"De hoed van de meneer"

Translation:The man's hat

3 years ago

24 Comments


https://www.duolingo.com/leeksoup

I wanted to put "The hat of the sir" for some reason..

3 years ago

https://www.duolingo.com/DasEisbrecher
DasEisbrecher
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That's what I wrote and it was accepted :)

2 years ago

https://www.duolingo.com/cobacabana-22

I put "the sir's hat" and was marked correctly as well!

1 year ago

https://www.duolingo.com/homesliceburns

That's a really long way of saying "The man's hat"...just saying.

3 years ago

https://www.duolingo.com/SailorWeeb

I somehow managed to put 'The hat is made of man'

2 years ago

https://www.duolingo.com/Tom-U
Tom-U
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"De eten van de kat. The cat's food." Am I right? :D

3 years ago

https://www.duolingo.com/Simius
Simius
Mod
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Almost right! "Eten" is a het-word, so it's: "Het eten van de kat".

3 years ago

https://www.duolingo.com/Tom-U
Tom-U
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Oops, I had forgotten it :D Thank you for the correction :)

3 years ago

https://www.duolingo.com/AlessaTrip

I put "The gentleman's hat" and it accepts that but gives another translation of "the man's hat". I will report it because I think "gentleman" is more polite and formal than "man" in English.

3 years ago

https://www.duolingo.com/babushka5

I guess the question is how much more formal it is

3 years ago

https://www.duolingo.com/Simius
Simius
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"Meneer" is somewhere in between 'man' and 'gentleman', in terms of formality. Even more formal would be "heer".

3 years ago

https://www.duolingo.com/EkjSieStoltheit

Why "the sir's hat" and not "sir's hat"?

3 years ago

https://www.duolingo.com/Simius
Simius
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Because "de" = the.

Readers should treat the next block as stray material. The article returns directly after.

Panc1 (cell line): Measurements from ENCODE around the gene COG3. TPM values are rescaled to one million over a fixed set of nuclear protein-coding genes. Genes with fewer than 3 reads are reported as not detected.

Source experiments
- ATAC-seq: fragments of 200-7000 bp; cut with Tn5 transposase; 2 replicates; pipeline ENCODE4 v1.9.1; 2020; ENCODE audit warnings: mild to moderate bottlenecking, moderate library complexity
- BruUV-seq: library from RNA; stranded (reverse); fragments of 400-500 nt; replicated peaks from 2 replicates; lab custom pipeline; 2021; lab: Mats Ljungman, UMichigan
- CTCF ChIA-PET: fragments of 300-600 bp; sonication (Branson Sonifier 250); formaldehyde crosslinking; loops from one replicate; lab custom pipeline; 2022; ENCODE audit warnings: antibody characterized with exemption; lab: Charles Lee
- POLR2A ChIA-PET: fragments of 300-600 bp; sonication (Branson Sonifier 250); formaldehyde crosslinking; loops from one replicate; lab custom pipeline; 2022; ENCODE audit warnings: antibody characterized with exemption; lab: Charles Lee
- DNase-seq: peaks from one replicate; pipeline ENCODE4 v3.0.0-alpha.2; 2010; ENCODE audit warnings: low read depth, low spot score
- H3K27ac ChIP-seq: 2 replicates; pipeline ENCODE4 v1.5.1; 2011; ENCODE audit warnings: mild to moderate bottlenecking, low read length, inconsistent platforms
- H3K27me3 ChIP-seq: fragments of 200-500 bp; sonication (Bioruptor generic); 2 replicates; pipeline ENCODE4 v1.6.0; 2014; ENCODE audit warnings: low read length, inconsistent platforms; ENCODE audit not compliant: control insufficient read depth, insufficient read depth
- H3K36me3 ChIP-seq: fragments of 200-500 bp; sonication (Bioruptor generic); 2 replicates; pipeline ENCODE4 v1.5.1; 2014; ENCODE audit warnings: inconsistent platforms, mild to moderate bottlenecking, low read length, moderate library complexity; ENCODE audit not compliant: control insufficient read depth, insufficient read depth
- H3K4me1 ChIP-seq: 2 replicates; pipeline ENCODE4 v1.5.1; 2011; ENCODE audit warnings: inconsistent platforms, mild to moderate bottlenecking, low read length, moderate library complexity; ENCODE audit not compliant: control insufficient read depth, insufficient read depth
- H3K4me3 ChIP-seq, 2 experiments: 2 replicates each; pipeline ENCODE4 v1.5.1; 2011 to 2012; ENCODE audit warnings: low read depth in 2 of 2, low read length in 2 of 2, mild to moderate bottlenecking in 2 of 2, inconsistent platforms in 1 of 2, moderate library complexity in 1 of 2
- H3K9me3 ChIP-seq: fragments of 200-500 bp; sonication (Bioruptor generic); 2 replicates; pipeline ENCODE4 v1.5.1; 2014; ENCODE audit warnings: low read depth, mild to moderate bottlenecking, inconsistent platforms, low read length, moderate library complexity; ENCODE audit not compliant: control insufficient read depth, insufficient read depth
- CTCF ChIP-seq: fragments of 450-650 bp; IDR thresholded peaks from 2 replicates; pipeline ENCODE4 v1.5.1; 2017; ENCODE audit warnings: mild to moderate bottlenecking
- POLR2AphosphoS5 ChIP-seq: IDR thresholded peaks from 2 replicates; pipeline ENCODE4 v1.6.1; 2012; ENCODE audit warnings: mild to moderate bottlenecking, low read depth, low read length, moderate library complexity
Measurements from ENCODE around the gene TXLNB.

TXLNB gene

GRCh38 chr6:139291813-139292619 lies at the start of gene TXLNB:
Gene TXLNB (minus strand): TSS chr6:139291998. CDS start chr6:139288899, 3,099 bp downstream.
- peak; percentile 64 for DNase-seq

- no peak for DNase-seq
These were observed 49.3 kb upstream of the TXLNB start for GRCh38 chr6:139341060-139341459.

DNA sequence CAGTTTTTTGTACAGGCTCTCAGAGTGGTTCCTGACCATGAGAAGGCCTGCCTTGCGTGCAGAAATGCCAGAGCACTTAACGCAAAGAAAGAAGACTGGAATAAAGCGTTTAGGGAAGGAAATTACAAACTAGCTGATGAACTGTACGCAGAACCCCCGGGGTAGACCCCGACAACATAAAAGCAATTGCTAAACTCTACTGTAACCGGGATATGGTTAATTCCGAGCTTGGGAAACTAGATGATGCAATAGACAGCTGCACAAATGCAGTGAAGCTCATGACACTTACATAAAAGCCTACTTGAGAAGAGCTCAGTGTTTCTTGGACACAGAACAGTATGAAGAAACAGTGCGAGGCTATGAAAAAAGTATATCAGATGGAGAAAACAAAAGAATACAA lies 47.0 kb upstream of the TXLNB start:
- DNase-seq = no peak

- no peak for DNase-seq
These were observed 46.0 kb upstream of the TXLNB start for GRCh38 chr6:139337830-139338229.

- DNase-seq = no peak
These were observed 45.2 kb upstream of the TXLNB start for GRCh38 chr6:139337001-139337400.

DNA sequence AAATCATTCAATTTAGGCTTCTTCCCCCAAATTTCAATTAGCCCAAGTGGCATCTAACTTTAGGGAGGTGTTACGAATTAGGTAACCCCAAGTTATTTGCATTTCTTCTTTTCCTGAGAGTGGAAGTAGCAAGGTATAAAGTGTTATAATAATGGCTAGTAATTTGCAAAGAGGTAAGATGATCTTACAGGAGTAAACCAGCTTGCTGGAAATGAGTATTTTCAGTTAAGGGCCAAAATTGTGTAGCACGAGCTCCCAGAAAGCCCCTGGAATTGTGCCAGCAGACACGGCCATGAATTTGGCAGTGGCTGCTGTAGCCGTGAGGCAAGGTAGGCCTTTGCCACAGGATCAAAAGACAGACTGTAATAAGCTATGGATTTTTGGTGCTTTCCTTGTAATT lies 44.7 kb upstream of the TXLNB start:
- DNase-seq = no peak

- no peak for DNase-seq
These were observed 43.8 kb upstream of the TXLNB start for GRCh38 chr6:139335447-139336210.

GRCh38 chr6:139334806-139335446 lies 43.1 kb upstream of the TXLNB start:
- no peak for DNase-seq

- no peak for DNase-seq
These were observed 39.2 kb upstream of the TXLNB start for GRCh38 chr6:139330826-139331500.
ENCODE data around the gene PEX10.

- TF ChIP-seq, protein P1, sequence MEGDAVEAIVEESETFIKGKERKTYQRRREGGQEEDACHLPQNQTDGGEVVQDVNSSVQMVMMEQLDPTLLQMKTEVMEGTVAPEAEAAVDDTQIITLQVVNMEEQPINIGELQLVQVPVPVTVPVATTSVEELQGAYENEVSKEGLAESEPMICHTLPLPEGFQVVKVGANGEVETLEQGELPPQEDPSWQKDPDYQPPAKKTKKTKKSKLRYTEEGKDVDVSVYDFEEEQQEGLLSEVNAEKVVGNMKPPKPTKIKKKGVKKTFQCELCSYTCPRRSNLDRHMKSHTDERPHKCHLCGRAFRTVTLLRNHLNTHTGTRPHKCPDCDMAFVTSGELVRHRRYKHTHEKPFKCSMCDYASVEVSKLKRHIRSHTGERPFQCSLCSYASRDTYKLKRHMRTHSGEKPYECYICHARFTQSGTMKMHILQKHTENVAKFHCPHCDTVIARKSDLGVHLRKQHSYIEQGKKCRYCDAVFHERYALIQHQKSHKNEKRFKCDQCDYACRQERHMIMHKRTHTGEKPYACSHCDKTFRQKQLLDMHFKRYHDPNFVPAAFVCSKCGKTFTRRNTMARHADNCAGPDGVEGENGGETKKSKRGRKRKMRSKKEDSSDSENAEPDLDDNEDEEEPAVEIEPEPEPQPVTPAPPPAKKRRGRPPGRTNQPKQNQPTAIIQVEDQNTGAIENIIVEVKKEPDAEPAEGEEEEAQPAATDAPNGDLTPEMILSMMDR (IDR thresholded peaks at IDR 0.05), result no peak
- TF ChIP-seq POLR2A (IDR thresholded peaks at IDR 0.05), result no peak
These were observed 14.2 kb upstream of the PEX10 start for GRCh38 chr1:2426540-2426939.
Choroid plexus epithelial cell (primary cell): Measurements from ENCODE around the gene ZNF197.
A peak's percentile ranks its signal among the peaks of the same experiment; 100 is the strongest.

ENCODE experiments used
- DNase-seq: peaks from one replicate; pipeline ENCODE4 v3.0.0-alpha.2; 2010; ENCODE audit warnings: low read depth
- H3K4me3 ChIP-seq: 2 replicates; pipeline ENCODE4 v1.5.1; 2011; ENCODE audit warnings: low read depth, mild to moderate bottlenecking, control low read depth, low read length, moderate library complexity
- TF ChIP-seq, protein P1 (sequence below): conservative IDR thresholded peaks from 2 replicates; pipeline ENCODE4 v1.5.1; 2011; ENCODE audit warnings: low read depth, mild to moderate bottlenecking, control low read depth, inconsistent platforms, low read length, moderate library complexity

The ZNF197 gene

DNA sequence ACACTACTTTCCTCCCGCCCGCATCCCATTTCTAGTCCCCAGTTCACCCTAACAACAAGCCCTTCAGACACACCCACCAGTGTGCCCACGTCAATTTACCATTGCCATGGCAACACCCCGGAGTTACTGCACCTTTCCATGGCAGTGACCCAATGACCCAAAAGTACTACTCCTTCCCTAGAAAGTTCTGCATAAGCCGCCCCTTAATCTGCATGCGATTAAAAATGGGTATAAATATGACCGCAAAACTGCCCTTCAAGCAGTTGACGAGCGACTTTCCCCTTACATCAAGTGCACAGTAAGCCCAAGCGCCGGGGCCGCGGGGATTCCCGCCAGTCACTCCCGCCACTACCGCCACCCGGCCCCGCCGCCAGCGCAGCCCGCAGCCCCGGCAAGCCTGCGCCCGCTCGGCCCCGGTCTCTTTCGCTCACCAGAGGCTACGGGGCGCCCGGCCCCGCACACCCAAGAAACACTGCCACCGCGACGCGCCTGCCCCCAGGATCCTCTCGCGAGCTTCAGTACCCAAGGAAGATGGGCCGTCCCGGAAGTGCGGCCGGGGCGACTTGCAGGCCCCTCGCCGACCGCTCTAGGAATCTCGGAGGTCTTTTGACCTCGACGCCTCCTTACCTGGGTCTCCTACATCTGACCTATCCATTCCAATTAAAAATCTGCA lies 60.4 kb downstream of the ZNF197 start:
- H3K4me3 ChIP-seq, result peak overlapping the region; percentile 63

You can't just leave out the articles, neither in English nor in Dutch.

3 years ago

https://www.duolingo.com/ElCoronelEsponja

Yes you can, in English at least. "Sir's hat" is what a very posh waiter or butler would say upon handing a hat to the man he was serving. On the other hand, "the sir's hat" is incorrect. Sir is how you address somebody, it is not the term used to describe them (that would be "the gentleman").

2 years ago

https://www.duolingo.com/BenYoung84
BenYoung84
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I think Simius is saying that if a Dutch sentence has "de" it has to be translate to "the" in English, the variant English sentence without "the" has a different meaning, and vice versa, not that this sentence does not make sense without "the".

1 year ago

https://www.duolingo.com/MaureenCG

But in this case, that's wrong. You would NEVER say 'the sir's hat', so it can't be right to translate this phrase into nonsensical English. Anyone who has seen Jeeves and Wooster must remember 'Sir's hat' with a sardonic intonation?

10 months ago

https://www.duolingo.com/Ranidamien

What does van here mean?

1 year ago

https://www.duolingo.com/BenYoung84
BenYoung84
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"of" - the hat of the gentleman - the gentleman's hat.

1 year ago

https://www.duolingo.com/devaoneplus

What doea van mean ?

1 year ago

https://www.duolingo.com/MentalPinball
MentalPinball
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van=of

2 months ago

https://www.duolingo.com/Cecilia798621

Goodness i feel dumb. I put the hat's man

1 year ago

https://www.duolingo.com/PuputDewii

I wrote "the hat belongs to the man" and its wrong

1 year ago

https://www.duolingo.com/BenYoung84
BenYoung84
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It is wrong, the sentence isn't declaring that the man owns the hat, it's referring to the hat that we already know belongs to the man.

1 year ago

https://www.duolingo.com/MatthewInCO

It's looking for the closest translation of the given words, not what they can be interpreted to mean.

10 months ago
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